Oklahoma Farm Report masthead graphic with wheat on the left and cattle on the right.
Howdy Neighbors!
Ron Hays, Director of Farm and Ranch Programming, Radio Oklahoma Ag Network  |  2401 Exchange Ave, Suite F, Oklahoma City, Ok 73108  |  (405) 601-9211
   

Agricultural News


Managing Salinity in Ground Water Needed to Improve Soil Quality

Thu, 27 Aug 2015 19:41:09 CDT

Managing Salinity in Ground Water Needed to Improve Soil Quality Water quality has a greater impact on soil quality than once realized. Marginal wells have provided farmers with much needed irrigation water during drought, but the recent effects of five years of continuous drought has become more apparent. Oklahoma State University Research Director Randy Boman has conducted research on the issue at the Southwest Research and Extension Center. He has seen how those marginal quality wells have increased salinity levels in the soil and that causes production to decline.


Yields decline because plants are using more energy to remove the salty water, rather than putting on yield. Boman said salty irrigation water can result in osmotic issues in the soil. With higher soil salinity levels, it may become more difficult to get a crop established. Boman said farmers may have to switch up their crop rotation in planting more salt tolerant crops, like barley or cotton. If the situation continues, he said salinity can damage the soil and might result in expensive reclamation.


“At the end of the day, I think what we need to be better stewards of the water, kind of understand what we’re doing there with respect to the water and also be following up and checking the soil situation,” Boman said.


Rain can flush salinity through the soil profile, but it takes a lot of rain for that to occur. Boman said this year they did soil testing in March and then again in July. In some areas, rainfall totaled 30 inches. In resampling those fields, he said some of the soil salinity was moved from the soil profile. This could allow some fields to return to normal production.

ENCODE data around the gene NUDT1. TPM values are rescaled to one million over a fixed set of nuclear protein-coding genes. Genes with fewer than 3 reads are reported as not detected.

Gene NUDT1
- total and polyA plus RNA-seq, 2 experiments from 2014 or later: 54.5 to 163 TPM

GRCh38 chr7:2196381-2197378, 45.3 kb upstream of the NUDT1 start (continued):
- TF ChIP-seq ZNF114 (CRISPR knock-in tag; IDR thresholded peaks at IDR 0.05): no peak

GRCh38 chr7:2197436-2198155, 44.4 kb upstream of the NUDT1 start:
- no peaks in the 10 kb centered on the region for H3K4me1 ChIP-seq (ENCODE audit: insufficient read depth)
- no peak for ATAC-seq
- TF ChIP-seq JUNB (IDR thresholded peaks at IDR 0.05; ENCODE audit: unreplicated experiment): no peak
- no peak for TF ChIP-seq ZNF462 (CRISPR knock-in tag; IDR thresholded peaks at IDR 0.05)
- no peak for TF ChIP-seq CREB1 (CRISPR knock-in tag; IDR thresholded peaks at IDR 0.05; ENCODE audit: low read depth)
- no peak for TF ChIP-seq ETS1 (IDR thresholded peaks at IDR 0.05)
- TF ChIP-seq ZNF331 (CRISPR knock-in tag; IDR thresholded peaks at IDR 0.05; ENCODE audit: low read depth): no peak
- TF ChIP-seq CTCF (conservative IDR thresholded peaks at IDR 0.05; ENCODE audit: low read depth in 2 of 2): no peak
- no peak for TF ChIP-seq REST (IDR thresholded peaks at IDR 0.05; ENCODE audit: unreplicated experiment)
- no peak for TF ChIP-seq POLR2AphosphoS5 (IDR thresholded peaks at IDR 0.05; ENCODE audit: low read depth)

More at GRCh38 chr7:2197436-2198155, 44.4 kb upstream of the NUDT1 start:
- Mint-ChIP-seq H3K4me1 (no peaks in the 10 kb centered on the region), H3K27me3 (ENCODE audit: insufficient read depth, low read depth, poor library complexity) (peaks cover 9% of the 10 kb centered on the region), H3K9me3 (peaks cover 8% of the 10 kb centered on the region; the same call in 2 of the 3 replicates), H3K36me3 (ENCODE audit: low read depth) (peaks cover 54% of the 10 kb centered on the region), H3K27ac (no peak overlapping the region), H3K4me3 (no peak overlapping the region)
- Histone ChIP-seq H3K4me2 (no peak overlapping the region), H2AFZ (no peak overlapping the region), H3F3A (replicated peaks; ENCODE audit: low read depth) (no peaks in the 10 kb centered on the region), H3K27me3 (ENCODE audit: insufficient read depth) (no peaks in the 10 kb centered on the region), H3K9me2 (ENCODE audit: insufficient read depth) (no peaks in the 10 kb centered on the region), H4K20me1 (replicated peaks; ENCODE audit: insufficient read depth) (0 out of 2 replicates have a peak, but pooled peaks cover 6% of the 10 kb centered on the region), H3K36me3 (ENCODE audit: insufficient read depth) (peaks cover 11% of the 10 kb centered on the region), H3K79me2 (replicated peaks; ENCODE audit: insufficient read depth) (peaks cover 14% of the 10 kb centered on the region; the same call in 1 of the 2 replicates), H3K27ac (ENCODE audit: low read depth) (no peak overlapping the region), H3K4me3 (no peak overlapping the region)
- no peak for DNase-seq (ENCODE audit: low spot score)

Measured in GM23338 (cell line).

This should encourage farmers to look at the water quality in the wells they pump for irrigation. Boman thinks it’s going to be important to have a better feel for what they’re actually pumping out into the field. If there isn’t adequate rainfall for multiple years, he said the salinity can not be flushed through the profile. If the Southern Plains get into another year like 2011, Boman said farmers will want to really think about the impacts of pumping and decide if the benefits are worth the risk.


Radio Oklahoma Network's Leslie Smith interviewed Randy Boman at the recent Irrigation Conference held in Fort Cobb, Oklahoma. Click on the LISTENBAR below to hear the full interview.

   

   

Leslie Smith interviews Randy Boman of OSU
right-click to download mp3

 

WebReadyTM Powered by WireReady® NSI

 


Top Agricultural News

  • Grazing Native Grass Pastures Is More Economical Than Feeding Hay to Cows in Winter  Wed, 16 Oct 2019 17:27:45 CDT
  • Corn Growers Continue to Search for Solutions to Aflatoxin  Wed, 16 Oct 2019 17:09:29 CDT
  • More Than 30 Speakers Set to Speak at the 28th Annual National No-Tillage Conference in St. Louis, Missouri  Wed, 16 Oct 2019 17:03:24 CDT
  • Annie’s Project Course Benefits Women in Agricultural Industry  Wed, 16 Oct 2019 16:52:04 CDT
  • Oklahoma Grain Elevator Cash Bids as of 2:00 p.m. Wednesday, October 16, 2019  Wed, 16 Oct 2019 16:38:34 CDT
  • Oklahoma Grain Elevator Cash Bids as of 2:00 p.m. Wednesday, October 16, 2019  Wed, 16 Oct 2019 16:38:10 CDT
  • Fitbits for Cows: A&M Researcher Milks New Technology for Higher Yields, Happier Cows  Wed, 16 Oct 2019 11:00:27
  • New Study Says Global Agricultural Productivity Growth Needs Slight Increase to Feed 10 Billion by 2050  Wed, 16 Oct 2019 08:55:06

  • More Headlines...

       

    Ron salutes our daily email sponsors!

    Oklahoma Ag Credit Oklahoma Farm Bureau National Livestock Credit P&K Equipment Tulsa Farm Show AFR Insurance Stillwater Milling KIS FUTURES, INC. Oklahoma Cattlemen's Association

    Our Road to Rural Prosperity sponsors!

    Banc First OPSRC ORWA

    Search OklahomaFarmReport.com


       
       
    © 2008-2019 Oklahoma Farm Report
    Email Ron   |   Newsletter Signup   |    Current Spots   |    Program Links

    WebReady powered by WireReady® Inc.